Woodstock at 50: fascinating facts about the weekend that defined a generation
Where was it held? (Hint: not Woodstock) Who almost got electrocuted? And why did so few people see Hendrix?
It was a concert that was supposed to draw 50,000 people — but in a single weekend, Woodstock attracted more than 400,000 and became one of the most important concerts of all time.
For music lovers it was a gathering of some of the best musicians of the time; for peace activists it was a meeting place for like minds; for illicit drug enthusiasts it was a place to experiment; for the neighbours it was a giant headache; and for the organizers it was both a dream and a nightmare.
This weekend marks the 50th anniversary of that famous — and infamous — concert, so to mark the occasion, we've gathered a flurry of facts.
Where was it actually held? (Hint: not in Woodstock.) Who was the farmer who shared his land? How did a member of the Grateful Dead almost get electrocuted? And why did most of the crowd miss Jimi Hendrix's set?
The festival was the brainchild of money-minded entrepreneurs
Woodstock might be associated with peace and love, but the idea originated with New York entrepreneurs John P. Roberts and Joel Rosenman. The investors were approached by music promoters Michael Lang and Artie Kornfeld, who hoped to open a recording studio in Woodstock, N.Y. — a favourite area for top recording artists including Bob Dylan and the Band. Instead, Rosenman and Roberts suggested an outdoor concert featuring those artists.
"Joel and I had never done any of this before," said Roberts in the new PBS documentary Woodstock. "But because of ticket sales we actually felt that we were going to turn a profit."
It wasn't held in Woodstock
Despite its name, the music festival wasn't actually held in Woodstock, N.Y. Originally it was supposed to happen at a 300-acre industrial park in Wallkill, N.Y., but locals opposed the event and, after having given the festival initial approval, the town officials refused to issue a permit, saying they were ill-equipped to accommodate 50,000 people. The event ended up happening in Bethel, N.Y., roughly 70 kilometres southwest of Woodstock.
It happened on a dairy farm
The festival was held on a farm owned by Max Yasgur, who grew up the son of Russian Jewish immigrants and studied real estate law at New York University, then started a dairy farm, which grew to become the largest in the region. Before his death in 1973, Yasgur never revealed exactly how much he was paid for sharing hundreds of acres of land that weekend; but according to the New York Times, festival sponsors pegged the price at $50,000. (Others have said it was closer to $10,000.)
The neighbours were none too pleased
Needless to say, not everyone was happy that 400,000 people descended on the rural farming community of Bethel, which had a population of just 2,366. According to a 1969 New York Times article titled "Farmer with Soul," Yasgur received threatening phone calls and messages from neighbours angry about the hundreds of cars clogging the roads and the people flowing onto their properties. Signs in the town called for a boycott, reading, "Stop Max's Hippie Music Festival. No 150,000 hippies here. Buy no milk."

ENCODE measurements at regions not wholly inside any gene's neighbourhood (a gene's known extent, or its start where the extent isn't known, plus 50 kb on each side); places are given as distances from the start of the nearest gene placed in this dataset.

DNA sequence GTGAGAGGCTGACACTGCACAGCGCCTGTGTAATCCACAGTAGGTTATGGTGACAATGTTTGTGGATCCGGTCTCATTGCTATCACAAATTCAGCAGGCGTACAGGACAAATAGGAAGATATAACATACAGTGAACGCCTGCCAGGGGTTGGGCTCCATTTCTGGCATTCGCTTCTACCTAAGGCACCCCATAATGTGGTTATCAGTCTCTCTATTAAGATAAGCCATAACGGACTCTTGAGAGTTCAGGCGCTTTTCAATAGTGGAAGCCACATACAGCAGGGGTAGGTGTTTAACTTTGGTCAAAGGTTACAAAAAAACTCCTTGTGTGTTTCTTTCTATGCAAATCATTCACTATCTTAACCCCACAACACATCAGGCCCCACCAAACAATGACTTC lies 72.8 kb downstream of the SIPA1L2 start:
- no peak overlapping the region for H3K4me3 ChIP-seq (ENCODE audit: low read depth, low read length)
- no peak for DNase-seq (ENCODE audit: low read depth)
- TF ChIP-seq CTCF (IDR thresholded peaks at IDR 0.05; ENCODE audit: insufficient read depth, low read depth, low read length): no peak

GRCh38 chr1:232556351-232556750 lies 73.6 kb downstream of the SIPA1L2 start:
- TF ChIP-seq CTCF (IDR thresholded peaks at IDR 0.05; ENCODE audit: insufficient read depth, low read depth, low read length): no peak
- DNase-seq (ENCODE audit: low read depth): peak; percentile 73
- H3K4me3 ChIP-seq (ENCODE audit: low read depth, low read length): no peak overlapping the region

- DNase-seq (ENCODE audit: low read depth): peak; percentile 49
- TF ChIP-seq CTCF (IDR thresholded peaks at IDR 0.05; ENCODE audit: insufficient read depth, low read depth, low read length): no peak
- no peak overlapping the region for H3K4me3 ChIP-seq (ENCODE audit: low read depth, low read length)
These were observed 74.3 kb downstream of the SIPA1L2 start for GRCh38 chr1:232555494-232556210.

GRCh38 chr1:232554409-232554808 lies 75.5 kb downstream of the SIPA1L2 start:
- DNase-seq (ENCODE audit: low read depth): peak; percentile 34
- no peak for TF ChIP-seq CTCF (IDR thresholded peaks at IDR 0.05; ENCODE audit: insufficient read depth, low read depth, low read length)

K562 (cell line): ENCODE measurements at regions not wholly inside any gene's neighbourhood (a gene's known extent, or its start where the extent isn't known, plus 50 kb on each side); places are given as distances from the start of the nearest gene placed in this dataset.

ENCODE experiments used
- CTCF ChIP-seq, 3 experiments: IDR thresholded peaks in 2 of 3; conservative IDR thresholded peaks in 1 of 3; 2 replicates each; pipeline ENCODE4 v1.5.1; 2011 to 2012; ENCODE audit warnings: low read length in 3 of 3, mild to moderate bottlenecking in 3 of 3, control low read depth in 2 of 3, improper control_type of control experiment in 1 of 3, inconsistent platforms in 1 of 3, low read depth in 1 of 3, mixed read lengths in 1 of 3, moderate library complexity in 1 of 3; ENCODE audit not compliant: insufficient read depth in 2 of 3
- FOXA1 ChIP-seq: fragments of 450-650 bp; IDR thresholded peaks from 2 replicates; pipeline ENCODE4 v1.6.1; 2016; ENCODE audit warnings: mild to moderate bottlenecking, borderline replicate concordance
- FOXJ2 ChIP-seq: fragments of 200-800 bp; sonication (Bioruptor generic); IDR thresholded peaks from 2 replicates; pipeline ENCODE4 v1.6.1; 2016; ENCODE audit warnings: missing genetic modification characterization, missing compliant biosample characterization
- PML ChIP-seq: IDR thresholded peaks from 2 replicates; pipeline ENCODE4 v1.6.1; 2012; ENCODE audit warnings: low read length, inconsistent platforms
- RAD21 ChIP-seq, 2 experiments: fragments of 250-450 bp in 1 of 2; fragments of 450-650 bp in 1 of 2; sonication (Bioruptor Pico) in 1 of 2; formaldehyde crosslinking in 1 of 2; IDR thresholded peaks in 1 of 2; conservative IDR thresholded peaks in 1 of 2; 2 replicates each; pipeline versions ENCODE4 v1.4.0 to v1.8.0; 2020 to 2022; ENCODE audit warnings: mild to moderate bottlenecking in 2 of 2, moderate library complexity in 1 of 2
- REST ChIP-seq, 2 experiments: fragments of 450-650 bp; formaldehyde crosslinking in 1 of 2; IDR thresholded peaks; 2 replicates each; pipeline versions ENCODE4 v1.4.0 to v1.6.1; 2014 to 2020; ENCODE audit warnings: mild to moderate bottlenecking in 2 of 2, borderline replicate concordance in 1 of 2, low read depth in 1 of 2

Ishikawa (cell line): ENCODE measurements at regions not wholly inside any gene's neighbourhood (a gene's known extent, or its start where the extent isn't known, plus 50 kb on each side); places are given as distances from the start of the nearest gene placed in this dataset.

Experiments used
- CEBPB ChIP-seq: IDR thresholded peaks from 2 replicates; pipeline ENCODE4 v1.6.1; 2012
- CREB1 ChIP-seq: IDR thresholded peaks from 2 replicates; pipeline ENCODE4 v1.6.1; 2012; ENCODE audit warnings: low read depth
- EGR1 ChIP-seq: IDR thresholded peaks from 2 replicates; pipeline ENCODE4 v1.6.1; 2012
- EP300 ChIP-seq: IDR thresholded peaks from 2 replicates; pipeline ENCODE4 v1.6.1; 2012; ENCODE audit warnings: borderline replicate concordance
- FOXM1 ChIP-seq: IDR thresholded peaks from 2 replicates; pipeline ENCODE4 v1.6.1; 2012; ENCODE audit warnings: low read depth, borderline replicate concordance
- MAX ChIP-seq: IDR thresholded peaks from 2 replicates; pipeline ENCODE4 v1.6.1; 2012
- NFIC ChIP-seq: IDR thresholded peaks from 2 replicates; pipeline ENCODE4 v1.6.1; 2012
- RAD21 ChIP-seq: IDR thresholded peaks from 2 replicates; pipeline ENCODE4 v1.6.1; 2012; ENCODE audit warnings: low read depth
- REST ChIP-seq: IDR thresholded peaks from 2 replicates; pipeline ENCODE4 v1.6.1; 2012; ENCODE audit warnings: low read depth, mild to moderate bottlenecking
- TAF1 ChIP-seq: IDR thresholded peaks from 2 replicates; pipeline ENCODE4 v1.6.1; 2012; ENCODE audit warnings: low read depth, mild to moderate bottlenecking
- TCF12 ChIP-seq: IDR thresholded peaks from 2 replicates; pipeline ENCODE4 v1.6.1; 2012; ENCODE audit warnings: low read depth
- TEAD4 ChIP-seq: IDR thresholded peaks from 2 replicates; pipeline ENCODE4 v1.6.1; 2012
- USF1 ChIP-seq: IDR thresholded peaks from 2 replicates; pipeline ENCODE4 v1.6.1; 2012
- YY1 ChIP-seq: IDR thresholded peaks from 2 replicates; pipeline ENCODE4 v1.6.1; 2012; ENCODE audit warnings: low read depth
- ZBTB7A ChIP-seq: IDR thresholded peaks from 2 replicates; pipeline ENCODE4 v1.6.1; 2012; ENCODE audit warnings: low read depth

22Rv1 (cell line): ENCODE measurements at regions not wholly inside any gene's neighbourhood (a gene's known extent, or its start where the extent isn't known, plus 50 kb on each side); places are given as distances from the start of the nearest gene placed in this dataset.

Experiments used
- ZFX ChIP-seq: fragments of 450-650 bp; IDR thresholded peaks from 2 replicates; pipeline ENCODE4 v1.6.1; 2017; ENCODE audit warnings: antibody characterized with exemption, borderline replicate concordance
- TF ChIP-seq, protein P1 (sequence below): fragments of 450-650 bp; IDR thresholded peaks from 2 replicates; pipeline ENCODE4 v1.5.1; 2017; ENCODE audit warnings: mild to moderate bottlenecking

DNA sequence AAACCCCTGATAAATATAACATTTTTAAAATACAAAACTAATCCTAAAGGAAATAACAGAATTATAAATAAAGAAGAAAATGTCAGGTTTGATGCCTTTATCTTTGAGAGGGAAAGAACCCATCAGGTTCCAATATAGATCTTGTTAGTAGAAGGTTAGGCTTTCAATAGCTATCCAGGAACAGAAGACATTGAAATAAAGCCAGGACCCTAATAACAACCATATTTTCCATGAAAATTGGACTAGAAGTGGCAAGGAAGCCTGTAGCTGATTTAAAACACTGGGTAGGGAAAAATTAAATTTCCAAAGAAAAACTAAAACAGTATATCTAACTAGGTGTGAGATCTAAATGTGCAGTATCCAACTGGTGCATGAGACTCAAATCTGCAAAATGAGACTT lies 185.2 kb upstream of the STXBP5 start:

The festival had a couple of different names
Say the word "Woodstock" today and people know exactly what you're talking about — but at the time, the festival was also referred to as the Bethel Rock Festival and the Aquarian Music Festival. (Somehow "I was at Bethel" doesn't have quite the same ring.)
Creedence Clearwater Revival was the first act to officially sign
Creedence Clearwater Revival was reportedly the first musical act to sign a contract for the event, for roughly $10,000 — around $70,000 today. "Once Creedence signed, everyone else jumped in line and all the other big acts came on," said drummer Doug Clifford in an interview. The next acts to sign on the dotted line were Jefferson Airplane, Joe Cocker and Ten Years After.
Organizers weren't ready in time
When the festival got the boot from the town of Walkill, organizers had just 29 days to find a new site and get everything ready. "The thing is that it was such a short time," said Woodstock lighting designer Chip Monck, who doubled as the weekend's emcee, in a Houston Chronicle interview in 2009.
"It was particularly difficult to try and re-create what we had in design. And obviously, as you know, no ticket booths, no fences, no staging roof, no ability to hang the light show, no ability to hang the 650,000 watts that were underneath the stage, no ability to build a secure barrier, which was a great help in a strange way. Lots of things were missing."
Advance tickets cost $6 to $18 — and then nothing
Tickets for a day pass were $6, and $18 for the weekend — roughly $42 to $126 today. But with the site unsecured, and thousands of people flooding in from all directions, the promoters had little choice but to give up on trying to collect ticket money and they made the event free.
"I think it was Tuesday. The construction foreman tells us, 'We don't have enough time to finish everything. So which would you like to have us finish: the gates and the fences, or the stage? We don't have enough men and material to do both,'" remembered Rosenman in the PBS doc Woodstock.
"I remember thinking, if we don't have gates and fences, then we're not going to collect tickets. We'll be bankrupt. And if we don't have a stage we'll be in jail because there will be a hundred thousand kids running around with nothing to do for three days," he said. "So that was the answer."